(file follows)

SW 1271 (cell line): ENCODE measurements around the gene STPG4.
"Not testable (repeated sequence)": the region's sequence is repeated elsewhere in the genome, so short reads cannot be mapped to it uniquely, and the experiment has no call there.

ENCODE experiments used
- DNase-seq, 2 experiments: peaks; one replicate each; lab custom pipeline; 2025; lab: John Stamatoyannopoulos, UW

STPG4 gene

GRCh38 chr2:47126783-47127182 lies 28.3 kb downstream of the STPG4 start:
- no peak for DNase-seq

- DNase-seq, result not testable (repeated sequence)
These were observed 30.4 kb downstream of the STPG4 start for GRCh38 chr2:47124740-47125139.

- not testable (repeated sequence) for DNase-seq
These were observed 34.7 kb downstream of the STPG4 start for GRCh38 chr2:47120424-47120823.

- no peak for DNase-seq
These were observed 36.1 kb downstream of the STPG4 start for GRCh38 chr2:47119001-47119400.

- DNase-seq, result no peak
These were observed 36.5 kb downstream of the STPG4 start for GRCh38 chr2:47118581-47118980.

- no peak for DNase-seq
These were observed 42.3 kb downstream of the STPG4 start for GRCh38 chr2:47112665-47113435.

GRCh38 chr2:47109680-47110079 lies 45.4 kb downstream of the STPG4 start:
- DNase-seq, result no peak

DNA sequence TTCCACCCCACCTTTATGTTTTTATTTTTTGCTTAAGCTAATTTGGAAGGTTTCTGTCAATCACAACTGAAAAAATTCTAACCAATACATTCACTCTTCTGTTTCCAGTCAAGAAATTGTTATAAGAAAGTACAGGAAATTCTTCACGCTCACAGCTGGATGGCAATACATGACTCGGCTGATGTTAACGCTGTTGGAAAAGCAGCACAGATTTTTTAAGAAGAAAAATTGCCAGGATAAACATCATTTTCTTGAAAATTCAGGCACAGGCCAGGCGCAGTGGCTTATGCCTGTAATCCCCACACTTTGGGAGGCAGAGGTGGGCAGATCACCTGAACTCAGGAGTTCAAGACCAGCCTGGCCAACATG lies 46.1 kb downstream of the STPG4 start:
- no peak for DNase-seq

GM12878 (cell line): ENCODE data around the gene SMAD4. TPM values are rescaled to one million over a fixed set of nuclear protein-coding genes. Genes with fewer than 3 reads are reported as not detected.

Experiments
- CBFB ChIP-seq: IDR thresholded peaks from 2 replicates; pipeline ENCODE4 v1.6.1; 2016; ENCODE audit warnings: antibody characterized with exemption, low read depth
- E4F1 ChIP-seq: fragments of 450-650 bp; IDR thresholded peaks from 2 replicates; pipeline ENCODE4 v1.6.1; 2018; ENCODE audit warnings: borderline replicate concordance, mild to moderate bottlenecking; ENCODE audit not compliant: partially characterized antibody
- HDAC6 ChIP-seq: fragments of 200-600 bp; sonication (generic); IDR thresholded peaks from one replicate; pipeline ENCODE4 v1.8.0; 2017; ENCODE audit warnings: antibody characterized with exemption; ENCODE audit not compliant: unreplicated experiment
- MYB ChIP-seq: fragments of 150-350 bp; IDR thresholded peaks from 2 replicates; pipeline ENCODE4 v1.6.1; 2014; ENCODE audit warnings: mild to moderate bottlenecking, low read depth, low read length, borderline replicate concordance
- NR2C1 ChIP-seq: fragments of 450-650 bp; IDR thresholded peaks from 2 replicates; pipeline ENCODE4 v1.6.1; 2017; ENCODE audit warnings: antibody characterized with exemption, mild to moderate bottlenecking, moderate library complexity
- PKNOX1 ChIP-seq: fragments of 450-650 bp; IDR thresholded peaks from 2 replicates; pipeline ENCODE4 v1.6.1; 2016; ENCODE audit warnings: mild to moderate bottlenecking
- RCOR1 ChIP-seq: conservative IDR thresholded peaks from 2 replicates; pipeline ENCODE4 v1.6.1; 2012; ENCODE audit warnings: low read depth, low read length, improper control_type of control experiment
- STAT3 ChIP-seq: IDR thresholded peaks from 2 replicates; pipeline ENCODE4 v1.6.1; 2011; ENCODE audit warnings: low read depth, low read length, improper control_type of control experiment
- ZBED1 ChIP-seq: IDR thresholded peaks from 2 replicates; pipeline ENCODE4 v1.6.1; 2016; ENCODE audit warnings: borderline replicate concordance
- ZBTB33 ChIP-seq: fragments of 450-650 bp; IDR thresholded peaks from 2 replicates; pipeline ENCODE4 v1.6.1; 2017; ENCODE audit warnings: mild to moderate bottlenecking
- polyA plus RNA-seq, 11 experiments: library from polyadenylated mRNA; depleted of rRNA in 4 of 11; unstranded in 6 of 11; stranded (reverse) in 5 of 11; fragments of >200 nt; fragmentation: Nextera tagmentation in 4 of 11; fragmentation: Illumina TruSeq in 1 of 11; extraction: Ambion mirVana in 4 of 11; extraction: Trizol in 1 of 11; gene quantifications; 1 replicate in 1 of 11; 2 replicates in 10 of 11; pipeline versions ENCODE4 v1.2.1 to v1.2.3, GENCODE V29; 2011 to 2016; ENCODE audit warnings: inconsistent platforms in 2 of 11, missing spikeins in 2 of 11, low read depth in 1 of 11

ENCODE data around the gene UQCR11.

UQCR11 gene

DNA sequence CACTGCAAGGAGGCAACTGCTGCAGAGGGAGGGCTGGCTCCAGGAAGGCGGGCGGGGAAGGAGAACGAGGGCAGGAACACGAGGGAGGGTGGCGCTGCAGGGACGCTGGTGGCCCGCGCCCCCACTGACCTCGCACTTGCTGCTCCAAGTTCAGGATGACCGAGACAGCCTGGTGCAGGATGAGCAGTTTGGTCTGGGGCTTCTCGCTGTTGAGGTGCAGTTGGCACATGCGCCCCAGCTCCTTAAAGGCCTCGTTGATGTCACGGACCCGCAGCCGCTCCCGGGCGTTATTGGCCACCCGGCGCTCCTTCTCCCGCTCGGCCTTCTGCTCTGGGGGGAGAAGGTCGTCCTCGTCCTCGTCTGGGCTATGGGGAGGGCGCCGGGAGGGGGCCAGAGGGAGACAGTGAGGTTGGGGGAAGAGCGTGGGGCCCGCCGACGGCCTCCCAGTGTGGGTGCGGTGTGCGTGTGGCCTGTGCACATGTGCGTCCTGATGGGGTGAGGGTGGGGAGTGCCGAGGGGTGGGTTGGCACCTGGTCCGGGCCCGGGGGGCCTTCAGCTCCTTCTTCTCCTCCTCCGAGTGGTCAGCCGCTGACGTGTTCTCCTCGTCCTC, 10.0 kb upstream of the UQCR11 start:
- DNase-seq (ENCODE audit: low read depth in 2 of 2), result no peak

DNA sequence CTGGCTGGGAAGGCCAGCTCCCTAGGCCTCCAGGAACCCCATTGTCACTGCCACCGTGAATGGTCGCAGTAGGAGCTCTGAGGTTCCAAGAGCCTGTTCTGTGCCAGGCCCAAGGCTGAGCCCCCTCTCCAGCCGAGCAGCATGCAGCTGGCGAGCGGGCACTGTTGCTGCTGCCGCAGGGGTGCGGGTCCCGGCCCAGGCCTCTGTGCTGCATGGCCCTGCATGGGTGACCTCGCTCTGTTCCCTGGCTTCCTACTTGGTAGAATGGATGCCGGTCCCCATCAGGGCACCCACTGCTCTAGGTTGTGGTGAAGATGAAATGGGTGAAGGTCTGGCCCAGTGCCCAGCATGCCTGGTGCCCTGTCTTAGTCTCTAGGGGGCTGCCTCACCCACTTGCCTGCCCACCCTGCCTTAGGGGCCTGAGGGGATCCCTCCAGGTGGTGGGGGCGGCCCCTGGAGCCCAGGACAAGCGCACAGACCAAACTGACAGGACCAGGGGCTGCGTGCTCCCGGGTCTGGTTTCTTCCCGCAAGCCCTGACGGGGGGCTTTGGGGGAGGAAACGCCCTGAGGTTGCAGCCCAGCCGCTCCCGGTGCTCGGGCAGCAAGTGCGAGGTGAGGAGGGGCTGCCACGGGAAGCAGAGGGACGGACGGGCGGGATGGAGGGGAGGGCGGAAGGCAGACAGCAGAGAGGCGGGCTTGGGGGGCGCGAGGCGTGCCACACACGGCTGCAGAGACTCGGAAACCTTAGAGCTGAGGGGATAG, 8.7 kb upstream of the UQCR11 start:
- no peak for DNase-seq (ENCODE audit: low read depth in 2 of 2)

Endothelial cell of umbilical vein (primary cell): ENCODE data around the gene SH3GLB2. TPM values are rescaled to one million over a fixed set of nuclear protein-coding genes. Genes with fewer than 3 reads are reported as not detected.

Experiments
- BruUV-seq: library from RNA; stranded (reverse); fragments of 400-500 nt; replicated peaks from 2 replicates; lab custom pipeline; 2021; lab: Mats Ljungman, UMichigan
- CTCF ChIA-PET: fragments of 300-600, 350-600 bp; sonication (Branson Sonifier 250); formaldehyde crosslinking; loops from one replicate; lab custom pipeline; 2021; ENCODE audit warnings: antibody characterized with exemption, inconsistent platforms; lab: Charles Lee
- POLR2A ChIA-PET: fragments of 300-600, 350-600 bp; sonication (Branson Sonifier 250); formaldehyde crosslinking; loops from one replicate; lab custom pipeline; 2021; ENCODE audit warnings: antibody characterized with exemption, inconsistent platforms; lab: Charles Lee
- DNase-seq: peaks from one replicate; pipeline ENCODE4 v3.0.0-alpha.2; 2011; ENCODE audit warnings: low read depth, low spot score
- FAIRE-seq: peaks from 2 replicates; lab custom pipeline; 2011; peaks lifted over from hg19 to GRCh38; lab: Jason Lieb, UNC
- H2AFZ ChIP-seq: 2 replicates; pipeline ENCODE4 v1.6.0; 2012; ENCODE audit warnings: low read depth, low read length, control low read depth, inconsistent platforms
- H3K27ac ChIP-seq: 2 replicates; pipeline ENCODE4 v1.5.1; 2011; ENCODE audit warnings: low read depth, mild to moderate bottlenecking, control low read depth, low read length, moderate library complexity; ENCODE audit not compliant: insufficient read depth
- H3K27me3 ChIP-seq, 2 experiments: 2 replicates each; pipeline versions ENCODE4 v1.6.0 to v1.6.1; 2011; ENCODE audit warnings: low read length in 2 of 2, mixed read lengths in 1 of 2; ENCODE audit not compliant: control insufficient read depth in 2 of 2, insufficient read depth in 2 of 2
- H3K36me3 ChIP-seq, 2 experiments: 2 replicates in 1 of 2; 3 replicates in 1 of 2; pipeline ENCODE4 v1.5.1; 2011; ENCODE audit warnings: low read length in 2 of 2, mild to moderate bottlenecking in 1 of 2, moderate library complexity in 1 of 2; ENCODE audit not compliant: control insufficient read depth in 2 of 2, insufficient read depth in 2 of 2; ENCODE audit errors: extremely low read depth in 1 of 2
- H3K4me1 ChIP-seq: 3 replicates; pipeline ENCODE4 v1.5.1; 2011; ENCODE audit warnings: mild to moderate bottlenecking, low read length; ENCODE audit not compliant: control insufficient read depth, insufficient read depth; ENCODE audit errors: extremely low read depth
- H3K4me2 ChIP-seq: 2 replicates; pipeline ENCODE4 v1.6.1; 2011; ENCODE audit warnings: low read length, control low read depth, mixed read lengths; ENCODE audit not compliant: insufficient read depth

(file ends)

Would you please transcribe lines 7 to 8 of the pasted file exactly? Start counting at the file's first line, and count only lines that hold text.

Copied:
- no peak for DNase-seq

- DNase-seq, result not testable (repeated sequence)